hyphenated names

Paul Kirk p.kirk at CABI.ORG
Tue Oct 28 03:27:13 CST 2003


The 'tradition' before the ICBN was to treat these organism as animals -
hence Mycetozoa (de Bary, Lister, Massee). The reason they are considered
under the 'IC Botanical N' is because the 'cryptogamic botany' departments
included mycologists studying fungi (including Myxomycetes and chromists).

-----Original Message-----
From: Jacques Melot
To: TAXACOM at LISTSERV.NHM.KU.EDU
Sent: 28/10/03 10:39
Subject: Re: [TAXACOM] hyphenated names

  Le 28-10-03, à 1:39 -0800, nous recevions de Adolf Ceska :

>International Code of Botanical Nomenclature - Preambles
>
>7. The rules and recommendations apply to all organisms traditionally
>treated as plants, whether fossil or non-fossil, e.g., blue-green algae
>(Cyanobacteria; fungi, including chytrids, oomycetes, and SLIME MOULDS;
>photosynthetic protists and taxonomically related non-photosynthetic
groups.
>Provisions for the names of hybrids appear in App. I.



    Puisque vous semblez vouloir contredire Paul Kirk, le mieux aurait
été de souligner aussi « traditionally » (d'où « The rules and
recommendations apply to all organisms TRADITIONALLY
treated as plants »), puisqu'il écrit :

>  Yes, TRADITIONALLY they are 'plants' but in reality they are
'animals'.
>  The last edition of the Dictionary of the Fungi FOLLOWED TRADITION
>  but for higher taxa provided both forms of the higher taxon name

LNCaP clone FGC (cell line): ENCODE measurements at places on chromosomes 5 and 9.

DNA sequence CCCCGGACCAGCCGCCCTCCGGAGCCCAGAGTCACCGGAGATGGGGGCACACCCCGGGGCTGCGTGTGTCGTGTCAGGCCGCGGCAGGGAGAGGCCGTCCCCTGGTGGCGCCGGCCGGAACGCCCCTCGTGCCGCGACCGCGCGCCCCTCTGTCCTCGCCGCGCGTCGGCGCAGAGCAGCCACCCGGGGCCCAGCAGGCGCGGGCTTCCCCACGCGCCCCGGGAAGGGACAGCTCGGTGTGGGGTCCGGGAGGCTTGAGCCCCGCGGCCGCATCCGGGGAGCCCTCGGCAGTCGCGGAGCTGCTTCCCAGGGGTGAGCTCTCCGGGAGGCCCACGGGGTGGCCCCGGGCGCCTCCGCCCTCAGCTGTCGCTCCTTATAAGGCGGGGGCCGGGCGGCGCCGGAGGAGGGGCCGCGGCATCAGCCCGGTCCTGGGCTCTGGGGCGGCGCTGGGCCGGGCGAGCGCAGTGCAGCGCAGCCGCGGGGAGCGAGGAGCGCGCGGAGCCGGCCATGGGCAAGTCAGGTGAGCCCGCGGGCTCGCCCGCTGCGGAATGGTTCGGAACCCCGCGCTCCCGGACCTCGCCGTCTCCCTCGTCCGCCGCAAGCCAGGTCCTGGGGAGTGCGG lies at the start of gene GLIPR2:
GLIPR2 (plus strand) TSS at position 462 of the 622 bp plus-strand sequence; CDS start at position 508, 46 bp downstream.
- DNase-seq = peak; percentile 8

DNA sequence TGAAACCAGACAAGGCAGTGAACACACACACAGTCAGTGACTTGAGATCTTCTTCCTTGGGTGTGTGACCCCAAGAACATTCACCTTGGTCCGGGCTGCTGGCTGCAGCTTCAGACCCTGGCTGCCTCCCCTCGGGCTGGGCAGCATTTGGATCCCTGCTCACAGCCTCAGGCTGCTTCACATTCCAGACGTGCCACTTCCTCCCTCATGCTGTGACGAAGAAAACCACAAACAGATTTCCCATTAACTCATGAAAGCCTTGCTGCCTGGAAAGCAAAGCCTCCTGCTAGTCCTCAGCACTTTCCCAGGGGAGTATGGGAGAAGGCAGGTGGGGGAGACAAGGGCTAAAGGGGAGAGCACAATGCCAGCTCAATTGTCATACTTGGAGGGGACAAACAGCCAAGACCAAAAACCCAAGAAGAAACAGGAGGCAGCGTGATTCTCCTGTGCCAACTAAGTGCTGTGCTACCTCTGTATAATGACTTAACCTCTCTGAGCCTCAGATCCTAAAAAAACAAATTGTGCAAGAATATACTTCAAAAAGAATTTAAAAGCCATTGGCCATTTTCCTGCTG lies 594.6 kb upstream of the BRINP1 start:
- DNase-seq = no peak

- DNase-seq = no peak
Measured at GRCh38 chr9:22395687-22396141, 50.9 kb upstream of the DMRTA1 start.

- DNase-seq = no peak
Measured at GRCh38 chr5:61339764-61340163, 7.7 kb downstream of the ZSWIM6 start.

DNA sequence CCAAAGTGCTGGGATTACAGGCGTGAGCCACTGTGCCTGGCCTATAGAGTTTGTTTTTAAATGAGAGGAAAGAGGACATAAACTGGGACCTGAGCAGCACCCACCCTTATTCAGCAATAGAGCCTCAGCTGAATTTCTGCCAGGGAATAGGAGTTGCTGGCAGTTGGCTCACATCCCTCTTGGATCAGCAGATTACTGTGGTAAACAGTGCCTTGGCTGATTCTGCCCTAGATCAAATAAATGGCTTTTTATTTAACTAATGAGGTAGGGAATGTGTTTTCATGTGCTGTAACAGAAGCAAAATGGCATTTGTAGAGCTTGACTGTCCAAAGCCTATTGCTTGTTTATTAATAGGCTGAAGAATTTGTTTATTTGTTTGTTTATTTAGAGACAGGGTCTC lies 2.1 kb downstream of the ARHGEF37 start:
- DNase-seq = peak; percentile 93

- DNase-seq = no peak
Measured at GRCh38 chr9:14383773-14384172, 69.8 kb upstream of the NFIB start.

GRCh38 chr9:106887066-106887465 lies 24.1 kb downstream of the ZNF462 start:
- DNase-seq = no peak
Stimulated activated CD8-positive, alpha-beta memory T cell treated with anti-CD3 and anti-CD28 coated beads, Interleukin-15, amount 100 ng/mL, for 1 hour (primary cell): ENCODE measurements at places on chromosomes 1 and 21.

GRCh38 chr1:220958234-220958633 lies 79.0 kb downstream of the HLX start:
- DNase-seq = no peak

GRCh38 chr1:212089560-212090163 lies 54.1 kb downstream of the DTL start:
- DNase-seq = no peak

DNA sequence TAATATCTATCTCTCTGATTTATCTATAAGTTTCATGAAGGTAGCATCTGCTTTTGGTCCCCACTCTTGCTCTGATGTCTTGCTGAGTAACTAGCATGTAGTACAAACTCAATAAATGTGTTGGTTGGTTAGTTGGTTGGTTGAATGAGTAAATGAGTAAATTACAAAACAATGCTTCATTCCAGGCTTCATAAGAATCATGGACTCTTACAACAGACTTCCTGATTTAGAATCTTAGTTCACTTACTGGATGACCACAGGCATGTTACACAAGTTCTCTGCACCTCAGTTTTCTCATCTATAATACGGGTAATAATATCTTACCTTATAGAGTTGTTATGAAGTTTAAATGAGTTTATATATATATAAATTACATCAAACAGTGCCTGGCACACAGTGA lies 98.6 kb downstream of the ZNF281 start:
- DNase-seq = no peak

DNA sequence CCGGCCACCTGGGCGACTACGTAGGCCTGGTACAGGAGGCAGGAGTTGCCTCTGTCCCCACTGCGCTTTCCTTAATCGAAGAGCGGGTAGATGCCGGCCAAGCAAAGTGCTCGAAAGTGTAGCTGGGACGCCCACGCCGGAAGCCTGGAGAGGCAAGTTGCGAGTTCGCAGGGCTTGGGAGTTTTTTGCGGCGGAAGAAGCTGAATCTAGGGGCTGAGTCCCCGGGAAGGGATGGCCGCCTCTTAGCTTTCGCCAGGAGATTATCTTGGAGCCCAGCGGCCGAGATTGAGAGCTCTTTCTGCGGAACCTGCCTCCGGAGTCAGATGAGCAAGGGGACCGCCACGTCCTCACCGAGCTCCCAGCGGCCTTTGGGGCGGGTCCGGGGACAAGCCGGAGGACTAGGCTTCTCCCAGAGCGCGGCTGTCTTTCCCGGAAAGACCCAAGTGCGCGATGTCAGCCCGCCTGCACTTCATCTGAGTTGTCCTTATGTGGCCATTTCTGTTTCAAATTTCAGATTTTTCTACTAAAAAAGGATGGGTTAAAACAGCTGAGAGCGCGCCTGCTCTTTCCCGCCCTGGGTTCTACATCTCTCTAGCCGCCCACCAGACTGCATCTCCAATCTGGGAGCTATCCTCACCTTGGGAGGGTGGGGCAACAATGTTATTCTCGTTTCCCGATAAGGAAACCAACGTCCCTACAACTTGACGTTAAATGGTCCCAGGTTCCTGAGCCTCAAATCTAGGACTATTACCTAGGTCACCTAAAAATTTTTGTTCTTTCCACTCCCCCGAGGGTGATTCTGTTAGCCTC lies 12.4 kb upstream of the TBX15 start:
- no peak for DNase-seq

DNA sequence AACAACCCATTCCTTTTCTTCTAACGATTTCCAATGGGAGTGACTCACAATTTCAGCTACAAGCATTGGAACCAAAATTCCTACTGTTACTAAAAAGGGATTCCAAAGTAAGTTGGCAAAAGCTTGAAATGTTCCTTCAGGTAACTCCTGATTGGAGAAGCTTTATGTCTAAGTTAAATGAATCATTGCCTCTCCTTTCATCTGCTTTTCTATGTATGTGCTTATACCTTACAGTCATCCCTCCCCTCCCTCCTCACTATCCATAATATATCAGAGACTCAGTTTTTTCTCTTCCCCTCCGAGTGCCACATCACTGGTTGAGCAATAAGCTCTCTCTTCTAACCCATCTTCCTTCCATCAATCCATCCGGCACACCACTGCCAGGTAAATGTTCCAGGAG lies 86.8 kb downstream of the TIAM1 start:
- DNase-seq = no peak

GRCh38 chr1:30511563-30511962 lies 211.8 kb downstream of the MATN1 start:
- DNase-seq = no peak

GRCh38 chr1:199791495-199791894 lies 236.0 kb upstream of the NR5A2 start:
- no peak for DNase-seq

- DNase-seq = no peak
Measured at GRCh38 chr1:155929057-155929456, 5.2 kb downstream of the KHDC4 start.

>  termination.

    Voilà...

    Jacques Melot




>Adolf Ceska, Victoria, BC, Canada
>--------------------------------------------------------------------
>BEN archive: http://www.ou.edu/cas/botany-micro/ben/
>--------------------------------------------------------------------
>Hofstadter's Law: "It always takes longer than you think it will take,
>even if you take into account Hofstadter's Law."
>
>>  -----Original Message-----
>>  From: Taxacom Discussion List [mailto:TAXACOM at LISTSERV.NHM.KU.EDU]
On
>>  Behalf Of Paul Kirk
>>  Sent: Tuesday, October 28, 2003 12:29 AM
>>  To: TAXACOM at LISTSERV.NHM.KU.EDU
>>  Subject: Re: hyphenated names
>>
>  > Yes, traditionally they are 'plants' but in reality they are
'animals'.
>>  The
>>  last edition of the Dictionary of the Fungi followed tradition but
for
>  > higher taxa provided both forms of the higher taxon name
termination.
>  > Needs
>>  an ICZN 'expert' to comment to determine is their equivalent of Art.
60.9
>>  has the same advice.
>>
>>  Paul Kirk
>>  CABI Bioscience
>>




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